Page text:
OK, Candidates. Ask the Questions Yourselves.
It seems that some Republican presidential candidates don't think much of the people who've moderated their debates. OK then, here's a solution: let the candidates question each other.
Both the answers -- and the questions -- might be revealing. There couldn't be allegations of liberal bias. It would be fair to everyone.
Last week's CNBC debate was flawed by moderators who were careless and at times snide. (Ignore Republican charges of ideological bias and the assertion that the single Democratic debate was a "softball" session. That's standard-issue media-bashing that's become a favorite talking point and fund-raising vehicle.)
Still, there's precedent for a moderator-free event. Candidates questioned one another at a Bloomberg/Washington Post Republican presidential debate at Dartmouth College four years ago. It worked out pretty well.
The front-runner didn't like the idea beforehand. Informed of the plan before the debate, Mitt Romney's lawyer, Ben Ginsberg, exploded. It would turn into a carnival and a get-Mitt show, he charged.
But the other candidates agreed to participate, so Romney had to go along. Half the questions were indeed directed at him. He seemed better prepared than some of his questioners and did well.
Afterward, Ginsberg acknowledged that the segment worked.
His conversion was apparently short-lived. A memo drafted by Ginsberg last weekend to shape future debates asks networks to rule out candidate-to-candidate questions this time around.
It wouldn't be too surprising, though, if some of the candidates see things differently. Ginsberg, the Republicans' most able campaign lawyer, is part of the party establishment, which fears such a debate could get out of hand and be dominated by Donald Trump. (The advantage could just as easily go to Ted Cruz, a college debate champ.)
A candidates-only debate should take place shortly after the turn of the year, about four weeks before the voting starts with Iowa caucuses on Feb. 1. By then, the field is likely to be winnowed down to eight or fewer real contenders. Each would get 30 seconds to ask a question of the others, with 60-second answers and then a 30-second response from the questioner. Each candidate would get a chance to pose a question to each competitor. There could be a closing segment for clarifications and corrections.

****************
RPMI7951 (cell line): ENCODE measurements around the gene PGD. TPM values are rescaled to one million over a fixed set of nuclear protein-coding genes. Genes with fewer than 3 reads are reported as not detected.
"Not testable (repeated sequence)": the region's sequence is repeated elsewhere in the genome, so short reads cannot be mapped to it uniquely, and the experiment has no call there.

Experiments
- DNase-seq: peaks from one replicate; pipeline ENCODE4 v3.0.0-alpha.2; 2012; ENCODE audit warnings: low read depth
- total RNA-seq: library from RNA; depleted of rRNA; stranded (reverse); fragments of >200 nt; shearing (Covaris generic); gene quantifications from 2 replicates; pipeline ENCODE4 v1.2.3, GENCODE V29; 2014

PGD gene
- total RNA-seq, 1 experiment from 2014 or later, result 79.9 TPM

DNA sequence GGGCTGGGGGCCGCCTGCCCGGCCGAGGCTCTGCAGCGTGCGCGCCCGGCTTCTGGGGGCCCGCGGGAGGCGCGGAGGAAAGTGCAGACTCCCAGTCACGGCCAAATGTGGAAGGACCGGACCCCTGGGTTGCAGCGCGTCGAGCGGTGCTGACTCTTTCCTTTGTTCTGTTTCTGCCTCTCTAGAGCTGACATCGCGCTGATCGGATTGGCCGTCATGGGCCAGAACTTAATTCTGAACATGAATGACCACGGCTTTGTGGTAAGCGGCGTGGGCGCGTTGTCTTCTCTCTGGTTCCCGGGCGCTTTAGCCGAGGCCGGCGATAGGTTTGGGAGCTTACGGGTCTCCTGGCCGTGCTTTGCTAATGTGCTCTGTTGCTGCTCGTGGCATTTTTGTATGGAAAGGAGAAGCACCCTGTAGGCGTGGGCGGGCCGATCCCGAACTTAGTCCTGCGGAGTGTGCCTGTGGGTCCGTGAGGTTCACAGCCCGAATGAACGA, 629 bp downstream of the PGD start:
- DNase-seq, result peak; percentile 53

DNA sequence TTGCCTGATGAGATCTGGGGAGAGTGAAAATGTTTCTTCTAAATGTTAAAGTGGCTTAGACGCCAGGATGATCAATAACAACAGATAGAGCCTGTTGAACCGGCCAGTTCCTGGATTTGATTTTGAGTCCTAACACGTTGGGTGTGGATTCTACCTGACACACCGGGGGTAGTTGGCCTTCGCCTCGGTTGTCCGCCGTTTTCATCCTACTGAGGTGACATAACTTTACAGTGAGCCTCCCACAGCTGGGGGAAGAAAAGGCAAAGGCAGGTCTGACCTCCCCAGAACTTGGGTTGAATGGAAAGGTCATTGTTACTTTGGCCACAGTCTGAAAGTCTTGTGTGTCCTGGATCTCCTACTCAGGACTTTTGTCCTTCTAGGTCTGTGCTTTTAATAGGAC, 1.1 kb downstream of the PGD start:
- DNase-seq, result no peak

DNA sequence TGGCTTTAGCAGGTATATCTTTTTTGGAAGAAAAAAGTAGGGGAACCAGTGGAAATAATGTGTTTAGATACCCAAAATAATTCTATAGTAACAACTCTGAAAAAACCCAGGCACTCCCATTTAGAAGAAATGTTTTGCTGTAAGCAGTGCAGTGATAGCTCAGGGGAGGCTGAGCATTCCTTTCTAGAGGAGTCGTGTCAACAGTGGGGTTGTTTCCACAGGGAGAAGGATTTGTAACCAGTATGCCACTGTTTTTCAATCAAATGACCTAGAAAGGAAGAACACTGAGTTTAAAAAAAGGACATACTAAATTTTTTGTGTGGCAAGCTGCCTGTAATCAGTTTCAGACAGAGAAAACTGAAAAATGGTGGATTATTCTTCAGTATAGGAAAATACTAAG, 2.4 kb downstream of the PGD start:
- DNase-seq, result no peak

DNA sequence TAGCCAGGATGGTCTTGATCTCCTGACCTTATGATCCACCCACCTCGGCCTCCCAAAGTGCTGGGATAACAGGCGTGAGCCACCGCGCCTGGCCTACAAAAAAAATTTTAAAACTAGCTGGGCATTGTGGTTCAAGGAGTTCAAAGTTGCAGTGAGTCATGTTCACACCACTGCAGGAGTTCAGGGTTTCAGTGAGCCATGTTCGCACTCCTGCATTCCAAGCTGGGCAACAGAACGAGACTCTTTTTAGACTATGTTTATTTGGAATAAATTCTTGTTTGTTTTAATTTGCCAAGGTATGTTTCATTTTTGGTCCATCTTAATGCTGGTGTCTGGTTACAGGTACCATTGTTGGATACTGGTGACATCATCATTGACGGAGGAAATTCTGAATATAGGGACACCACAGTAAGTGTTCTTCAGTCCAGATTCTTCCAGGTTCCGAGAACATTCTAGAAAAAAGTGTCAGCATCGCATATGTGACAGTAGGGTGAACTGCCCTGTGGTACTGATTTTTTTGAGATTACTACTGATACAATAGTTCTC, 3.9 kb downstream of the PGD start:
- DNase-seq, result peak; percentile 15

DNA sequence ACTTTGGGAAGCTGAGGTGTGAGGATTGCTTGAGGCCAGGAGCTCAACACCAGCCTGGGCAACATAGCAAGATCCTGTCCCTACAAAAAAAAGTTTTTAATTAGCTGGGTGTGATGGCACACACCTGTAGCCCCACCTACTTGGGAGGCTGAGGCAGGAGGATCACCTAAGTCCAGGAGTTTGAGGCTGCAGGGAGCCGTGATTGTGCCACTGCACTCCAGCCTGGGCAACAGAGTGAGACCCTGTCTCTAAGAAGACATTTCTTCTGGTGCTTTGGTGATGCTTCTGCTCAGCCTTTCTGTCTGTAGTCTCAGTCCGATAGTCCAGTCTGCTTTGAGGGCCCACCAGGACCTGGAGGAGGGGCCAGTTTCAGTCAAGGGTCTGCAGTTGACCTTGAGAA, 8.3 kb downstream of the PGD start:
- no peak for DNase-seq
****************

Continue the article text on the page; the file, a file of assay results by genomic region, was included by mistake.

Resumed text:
So far, the debates have actually been pretty good. Fox News's Megyn Kelly's questions at the first Republican contest on Aug. 6 drew Trump's ire but were perfectly fair. Jake Tapper took control of a CNN debate on Sept. 16. Conventional wisdom notwithstanding, the substance of most of the CNBC inquiries was legitimate.
Democrats absorbed hard punches at their debate on Oct. 13. The first question to Hillary Clinton was, "Will you say anything to get elected?" Bernie Sanders was reminded that he "honeymooned" in the Soviet Union more than 25 years ago, and Martin O'Malley, who was mayor of Baltimore over eight years earlier was asked about his responsibility for riots that took place there this year.
Politicians get plenty of chances promote their messages. They use speeches, Q&A's with supporters, commercials and policy papers to present their ideas and differentiate themselves from their opponents.
They don't as often have to respond to informed challenges to their practiced presentations. So if they don't like the way journalists are challenging them, let them challenge each other.
This column does not necessarily reflect the opinion of the editorial board or Bloomberg LP and its owners.
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